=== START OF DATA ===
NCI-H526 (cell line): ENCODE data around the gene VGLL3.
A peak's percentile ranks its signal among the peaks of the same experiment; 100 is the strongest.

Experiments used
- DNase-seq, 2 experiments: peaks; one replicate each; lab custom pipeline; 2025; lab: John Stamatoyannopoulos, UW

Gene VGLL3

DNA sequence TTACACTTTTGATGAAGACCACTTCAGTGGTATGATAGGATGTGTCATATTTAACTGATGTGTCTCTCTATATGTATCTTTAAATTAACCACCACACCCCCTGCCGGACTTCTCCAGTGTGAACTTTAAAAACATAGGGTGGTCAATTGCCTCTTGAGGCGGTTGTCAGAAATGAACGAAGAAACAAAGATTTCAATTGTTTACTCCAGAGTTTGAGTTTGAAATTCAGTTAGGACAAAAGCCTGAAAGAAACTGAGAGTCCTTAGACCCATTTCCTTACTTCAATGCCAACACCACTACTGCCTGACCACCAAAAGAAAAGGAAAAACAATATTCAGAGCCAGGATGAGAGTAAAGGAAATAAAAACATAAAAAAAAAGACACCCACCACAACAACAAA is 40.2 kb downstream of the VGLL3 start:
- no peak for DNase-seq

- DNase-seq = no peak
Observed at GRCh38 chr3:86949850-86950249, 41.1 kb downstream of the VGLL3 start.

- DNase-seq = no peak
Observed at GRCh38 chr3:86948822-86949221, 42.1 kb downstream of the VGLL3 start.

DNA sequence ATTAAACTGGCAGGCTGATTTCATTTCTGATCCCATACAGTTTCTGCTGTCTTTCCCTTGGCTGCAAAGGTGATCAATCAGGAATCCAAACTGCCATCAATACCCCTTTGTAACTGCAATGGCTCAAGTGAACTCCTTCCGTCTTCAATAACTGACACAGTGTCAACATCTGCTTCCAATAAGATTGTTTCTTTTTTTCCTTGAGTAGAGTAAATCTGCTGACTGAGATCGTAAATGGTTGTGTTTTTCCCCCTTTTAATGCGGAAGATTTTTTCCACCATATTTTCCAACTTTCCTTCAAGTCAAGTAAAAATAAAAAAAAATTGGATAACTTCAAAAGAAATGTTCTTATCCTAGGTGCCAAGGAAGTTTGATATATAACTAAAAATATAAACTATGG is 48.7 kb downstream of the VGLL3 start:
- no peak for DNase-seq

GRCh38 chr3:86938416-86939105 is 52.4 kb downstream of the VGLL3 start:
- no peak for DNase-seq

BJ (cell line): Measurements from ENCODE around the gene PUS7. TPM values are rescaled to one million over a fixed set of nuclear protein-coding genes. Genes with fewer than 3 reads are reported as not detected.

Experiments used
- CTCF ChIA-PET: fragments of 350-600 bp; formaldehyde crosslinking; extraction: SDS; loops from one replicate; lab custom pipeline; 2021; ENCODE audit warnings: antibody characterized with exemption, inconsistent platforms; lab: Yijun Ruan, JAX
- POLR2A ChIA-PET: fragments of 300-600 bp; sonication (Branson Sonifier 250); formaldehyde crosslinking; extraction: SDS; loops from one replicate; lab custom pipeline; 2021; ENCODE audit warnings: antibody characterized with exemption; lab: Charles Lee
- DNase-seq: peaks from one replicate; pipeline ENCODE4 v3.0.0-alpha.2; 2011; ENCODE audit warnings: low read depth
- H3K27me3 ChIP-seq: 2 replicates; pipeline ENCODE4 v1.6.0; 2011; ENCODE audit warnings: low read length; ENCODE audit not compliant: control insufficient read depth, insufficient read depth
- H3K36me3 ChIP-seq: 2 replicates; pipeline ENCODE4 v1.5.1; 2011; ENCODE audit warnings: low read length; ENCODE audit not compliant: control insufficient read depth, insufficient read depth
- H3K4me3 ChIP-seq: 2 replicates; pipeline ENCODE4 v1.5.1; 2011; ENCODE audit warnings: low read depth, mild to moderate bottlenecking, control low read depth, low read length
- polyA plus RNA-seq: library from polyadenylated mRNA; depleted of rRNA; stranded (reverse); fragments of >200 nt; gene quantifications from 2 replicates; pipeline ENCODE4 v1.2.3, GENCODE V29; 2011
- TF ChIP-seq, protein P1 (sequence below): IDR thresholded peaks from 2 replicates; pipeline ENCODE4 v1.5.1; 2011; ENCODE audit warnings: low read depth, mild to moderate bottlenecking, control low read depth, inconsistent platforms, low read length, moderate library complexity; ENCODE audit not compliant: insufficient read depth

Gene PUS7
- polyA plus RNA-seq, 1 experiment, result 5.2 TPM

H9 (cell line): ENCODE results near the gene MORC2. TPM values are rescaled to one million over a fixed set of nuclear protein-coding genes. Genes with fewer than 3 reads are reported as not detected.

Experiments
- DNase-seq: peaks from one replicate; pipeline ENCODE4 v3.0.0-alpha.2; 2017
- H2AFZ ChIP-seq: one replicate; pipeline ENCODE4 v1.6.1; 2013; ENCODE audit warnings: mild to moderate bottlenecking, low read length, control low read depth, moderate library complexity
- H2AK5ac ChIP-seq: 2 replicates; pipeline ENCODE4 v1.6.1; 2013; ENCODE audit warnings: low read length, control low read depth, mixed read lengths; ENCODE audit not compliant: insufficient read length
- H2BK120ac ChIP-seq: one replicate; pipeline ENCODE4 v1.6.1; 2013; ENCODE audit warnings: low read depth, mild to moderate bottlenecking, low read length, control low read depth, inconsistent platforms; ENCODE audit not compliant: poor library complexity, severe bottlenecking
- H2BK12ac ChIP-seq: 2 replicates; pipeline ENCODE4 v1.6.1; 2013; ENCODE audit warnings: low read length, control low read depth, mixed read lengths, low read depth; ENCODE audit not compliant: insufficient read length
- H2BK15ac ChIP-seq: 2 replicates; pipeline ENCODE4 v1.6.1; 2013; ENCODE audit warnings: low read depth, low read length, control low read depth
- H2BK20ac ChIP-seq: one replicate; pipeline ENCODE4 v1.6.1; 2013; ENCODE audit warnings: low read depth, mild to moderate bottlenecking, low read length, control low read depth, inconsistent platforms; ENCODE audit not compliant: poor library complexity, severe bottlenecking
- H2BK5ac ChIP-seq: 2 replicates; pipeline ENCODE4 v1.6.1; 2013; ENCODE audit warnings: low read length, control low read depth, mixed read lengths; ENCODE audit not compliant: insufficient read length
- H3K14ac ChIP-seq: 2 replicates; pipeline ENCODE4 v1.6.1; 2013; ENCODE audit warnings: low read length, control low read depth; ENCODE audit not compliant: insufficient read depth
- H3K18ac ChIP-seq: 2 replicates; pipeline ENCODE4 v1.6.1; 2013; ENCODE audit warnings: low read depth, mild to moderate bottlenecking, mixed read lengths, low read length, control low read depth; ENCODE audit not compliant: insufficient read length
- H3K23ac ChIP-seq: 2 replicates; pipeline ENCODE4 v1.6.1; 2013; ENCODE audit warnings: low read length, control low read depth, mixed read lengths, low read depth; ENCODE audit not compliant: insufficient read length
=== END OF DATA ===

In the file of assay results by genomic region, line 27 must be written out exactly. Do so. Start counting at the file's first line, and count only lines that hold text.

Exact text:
- polyA plus RNA-seq, 1 experiment, result 5.2 TPM